Witnessed in history, however, is Gerlach von Braunshorn’s enfeoffment with the Blankenrath court in 1347 by Count Johann von Kleve. In 1362, upon Gerlach’s death, it passed by marriage into the Winneburg Counts’ ownership. Later, the landlordship was shared by the Electorate of Trier, the Counts of Sponheim and the Counts of Beilstein. This arrangement began when two of Gerlach’s grandsons, namely Gerlach and Cuno von Winneburg, acquired their grandfather’s old rights. They could not keep them, however, nor meet their obligations owing to a crushing debt load. Thus, they pledged their holdings to the Electorate of Trier in 1375 for 17,000 Gulden. Their descendants did not pay off their pledge debt to the Electorate of Trier – which was 17,400 Gulden with the interest added – until 164 years after the original transaction, by which time there was no hope of their family’s ever regaining its former standing in the community. The Electorate’s and the Sponheim comital family’s influence had grown so great, that it had become impossible for the now supposedly debt-free Winneburg-Beilstein family (as it was now known) to wield any power.

In 1690, the whole village was destroyed in the ravages of war. Only three farms on the village’s outskirts were spared this calamity.

Meanwhile, disputes over who had the lordly rights in Blankenrath continued as time wore on. All together, the disagreement lasted more than two and a half centuries, even reaching the Imperial Chamber Court in Wetzlar, which failed to resolve the matter. The dispute was finally made moot when the Holy Roman Empire and all its governing institutions, including all the lordly families and the Imperial Chamber Court, were swept away in the late 18th and early 19th centuries in the wake of the French Revolutionary Wars and Napoleonic intervention.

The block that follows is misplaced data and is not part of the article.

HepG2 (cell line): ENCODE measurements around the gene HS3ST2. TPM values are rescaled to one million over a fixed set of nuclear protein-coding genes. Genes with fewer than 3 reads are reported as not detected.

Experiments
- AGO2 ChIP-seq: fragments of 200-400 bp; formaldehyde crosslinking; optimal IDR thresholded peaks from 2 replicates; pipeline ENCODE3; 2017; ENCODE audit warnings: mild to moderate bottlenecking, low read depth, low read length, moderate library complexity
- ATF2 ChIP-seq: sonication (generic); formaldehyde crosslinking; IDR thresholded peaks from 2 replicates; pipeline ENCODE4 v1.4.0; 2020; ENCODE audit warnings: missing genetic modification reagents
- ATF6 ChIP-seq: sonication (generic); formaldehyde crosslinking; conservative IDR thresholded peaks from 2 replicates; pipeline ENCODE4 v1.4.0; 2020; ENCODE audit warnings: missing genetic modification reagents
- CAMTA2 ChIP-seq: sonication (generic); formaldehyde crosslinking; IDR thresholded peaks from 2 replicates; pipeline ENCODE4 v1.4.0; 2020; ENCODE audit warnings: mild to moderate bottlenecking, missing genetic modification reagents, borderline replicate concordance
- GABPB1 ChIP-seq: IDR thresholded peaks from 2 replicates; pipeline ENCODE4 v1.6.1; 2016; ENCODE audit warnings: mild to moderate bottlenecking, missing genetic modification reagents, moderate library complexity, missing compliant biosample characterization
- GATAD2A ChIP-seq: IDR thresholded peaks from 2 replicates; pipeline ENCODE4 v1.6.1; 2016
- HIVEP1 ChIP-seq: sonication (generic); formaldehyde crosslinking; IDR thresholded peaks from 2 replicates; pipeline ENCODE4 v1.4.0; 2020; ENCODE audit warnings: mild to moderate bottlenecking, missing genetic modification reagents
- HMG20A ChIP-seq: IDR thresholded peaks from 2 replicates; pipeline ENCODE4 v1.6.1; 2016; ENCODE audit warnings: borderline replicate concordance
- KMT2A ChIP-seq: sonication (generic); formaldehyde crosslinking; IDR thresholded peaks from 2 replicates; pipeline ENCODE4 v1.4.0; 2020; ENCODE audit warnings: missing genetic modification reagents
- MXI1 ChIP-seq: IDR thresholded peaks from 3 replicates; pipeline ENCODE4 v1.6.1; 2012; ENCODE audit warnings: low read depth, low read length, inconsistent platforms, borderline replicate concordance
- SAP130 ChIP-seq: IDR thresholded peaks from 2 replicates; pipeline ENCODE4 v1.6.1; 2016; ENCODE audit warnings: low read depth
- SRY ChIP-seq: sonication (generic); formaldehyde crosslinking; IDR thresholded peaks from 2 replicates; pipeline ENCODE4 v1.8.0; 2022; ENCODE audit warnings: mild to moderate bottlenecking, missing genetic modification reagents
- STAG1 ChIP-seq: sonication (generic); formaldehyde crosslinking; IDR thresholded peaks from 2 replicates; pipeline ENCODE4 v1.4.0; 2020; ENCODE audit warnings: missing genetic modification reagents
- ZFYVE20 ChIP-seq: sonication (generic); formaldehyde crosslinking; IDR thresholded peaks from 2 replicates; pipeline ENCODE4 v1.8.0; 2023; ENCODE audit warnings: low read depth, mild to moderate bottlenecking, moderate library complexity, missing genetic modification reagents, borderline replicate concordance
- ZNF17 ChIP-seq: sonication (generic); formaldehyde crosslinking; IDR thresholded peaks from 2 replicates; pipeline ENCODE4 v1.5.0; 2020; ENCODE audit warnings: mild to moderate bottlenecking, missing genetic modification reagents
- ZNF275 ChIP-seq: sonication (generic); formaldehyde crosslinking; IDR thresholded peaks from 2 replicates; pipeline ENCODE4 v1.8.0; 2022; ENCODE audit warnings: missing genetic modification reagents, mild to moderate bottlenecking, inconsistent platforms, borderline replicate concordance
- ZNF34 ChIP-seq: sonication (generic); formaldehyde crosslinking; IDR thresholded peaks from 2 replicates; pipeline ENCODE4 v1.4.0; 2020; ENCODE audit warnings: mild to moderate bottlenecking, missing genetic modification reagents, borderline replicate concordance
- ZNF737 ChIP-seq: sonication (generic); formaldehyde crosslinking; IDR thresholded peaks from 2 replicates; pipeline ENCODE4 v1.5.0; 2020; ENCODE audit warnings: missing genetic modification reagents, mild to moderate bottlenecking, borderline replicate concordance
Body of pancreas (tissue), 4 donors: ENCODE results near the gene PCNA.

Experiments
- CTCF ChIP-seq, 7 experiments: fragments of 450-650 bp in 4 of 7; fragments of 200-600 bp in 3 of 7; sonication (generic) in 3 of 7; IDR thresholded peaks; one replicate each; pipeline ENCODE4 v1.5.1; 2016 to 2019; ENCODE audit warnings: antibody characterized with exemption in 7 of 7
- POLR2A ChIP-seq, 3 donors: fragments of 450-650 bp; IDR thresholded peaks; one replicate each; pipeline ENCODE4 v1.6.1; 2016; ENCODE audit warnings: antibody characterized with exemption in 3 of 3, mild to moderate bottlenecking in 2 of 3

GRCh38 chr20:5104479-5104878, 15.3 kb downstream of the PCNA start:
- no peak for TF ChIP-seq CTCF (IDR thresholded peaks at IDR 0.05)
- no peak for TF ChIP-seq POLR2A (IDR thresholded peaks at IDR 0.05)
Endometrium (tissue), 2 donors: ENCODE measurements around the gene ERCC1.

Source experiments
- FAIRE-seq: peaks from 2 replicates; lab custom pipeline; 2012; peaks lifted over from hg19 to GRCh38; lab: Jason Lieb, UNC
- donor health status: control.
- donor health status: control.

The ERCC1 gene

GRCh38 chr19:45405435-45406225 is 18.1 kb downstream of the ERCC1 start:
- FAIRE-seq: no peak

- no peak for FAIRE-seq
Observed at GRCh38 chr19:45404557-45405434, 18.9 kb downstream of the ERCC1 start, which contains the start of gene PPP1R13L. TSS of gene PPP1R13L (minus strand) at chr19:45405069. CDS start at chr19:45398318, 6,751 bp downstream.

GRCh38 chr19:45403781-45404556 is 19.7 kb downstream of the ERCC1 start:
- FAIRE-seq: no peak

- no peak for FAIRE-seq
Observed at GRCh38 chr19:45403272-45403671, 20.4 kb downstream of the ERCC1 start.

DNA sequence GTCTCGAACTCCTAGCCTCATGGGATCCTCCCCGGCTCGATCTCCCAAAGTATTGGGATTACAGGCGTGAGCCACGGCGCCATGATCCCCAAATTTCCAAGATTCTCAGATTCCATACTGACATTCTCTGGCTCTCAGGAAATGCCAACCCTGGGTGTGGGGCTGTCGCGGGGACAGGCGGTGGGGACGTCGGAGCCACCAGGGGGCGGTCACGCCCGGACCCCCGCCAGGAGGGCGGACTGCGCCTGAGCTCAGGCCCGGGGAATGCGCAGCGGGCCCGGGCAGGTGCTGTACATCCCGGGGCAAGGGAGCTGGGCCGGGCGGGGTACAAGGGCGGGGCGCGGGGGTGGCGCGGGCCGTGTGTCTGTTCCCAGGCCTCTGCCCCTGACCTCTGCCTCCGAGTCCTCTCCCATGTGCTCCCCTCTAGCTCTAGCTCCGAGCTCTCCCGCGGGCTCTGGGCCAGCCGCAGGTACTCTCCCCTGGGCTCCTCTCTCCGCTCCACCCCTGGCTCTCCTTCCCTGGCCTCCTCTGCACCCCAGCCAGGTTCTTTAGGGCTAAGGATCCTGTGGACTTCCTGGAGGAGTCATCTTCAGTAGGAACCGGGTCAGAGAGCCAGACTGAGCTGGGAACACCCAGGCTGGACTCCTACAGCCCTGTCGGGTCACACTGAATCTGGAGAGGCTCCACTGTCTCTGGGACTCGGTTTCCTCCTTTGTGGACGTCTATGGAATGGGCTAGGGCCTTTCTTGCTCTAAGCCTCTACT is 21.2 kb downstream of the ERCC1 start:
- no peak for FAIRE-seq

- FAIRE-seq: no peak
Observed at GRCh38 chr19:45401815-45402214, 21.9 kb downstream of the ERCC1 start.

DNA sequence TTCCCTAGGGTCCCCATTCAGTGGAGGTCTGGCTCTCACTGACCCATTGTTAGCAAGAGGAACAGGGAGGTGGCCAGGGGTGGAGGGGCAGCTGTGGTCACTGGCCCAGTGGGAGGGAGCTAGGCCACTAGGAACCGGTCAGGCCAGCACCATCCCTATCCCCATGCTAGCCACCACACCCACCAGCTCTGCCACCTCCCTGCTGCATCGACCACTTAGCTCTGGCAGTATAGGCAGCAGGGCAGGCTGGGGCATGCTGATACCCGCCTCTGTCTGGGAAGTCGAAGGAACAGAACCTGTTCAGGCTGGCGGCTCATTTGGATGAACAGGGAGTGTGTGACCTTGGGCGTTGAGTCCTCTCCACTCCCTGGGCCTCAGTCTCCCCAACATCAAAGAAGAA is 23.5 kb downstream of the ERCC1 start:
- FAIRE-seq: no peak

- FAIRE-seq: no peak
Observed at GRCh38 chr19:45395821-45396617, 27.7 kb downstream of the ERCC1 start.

Beginning in 1794, Blankenrath lay under French rule. The neighbouring village of Reidenhausen, which hitherto had formed together with Blankenrath a single municipality, was separated. In 1814 Blankenrath was assigned to the Kingdom of Prussia at the Congress of Vienna, and the Amt of Blankenrath was founded. Since 1946, Blankenrath has been part of the then newly founded state of Rhineland-Palatinate. Under the Verwaltungsvereinfachungsgesetz (“Administration Simplification Law”) of 18 July 1970, with effect from 7 November 1970, the municipality was grouped into the Verbandsgemeinde of Zell, losing its Amt status in the process once the municipality of Mastershausen had been transferred to the Rhein-Hunsrück-Kreis, precluding any grounds for Blankenrath to have its own Verbandsgemeinde.[3]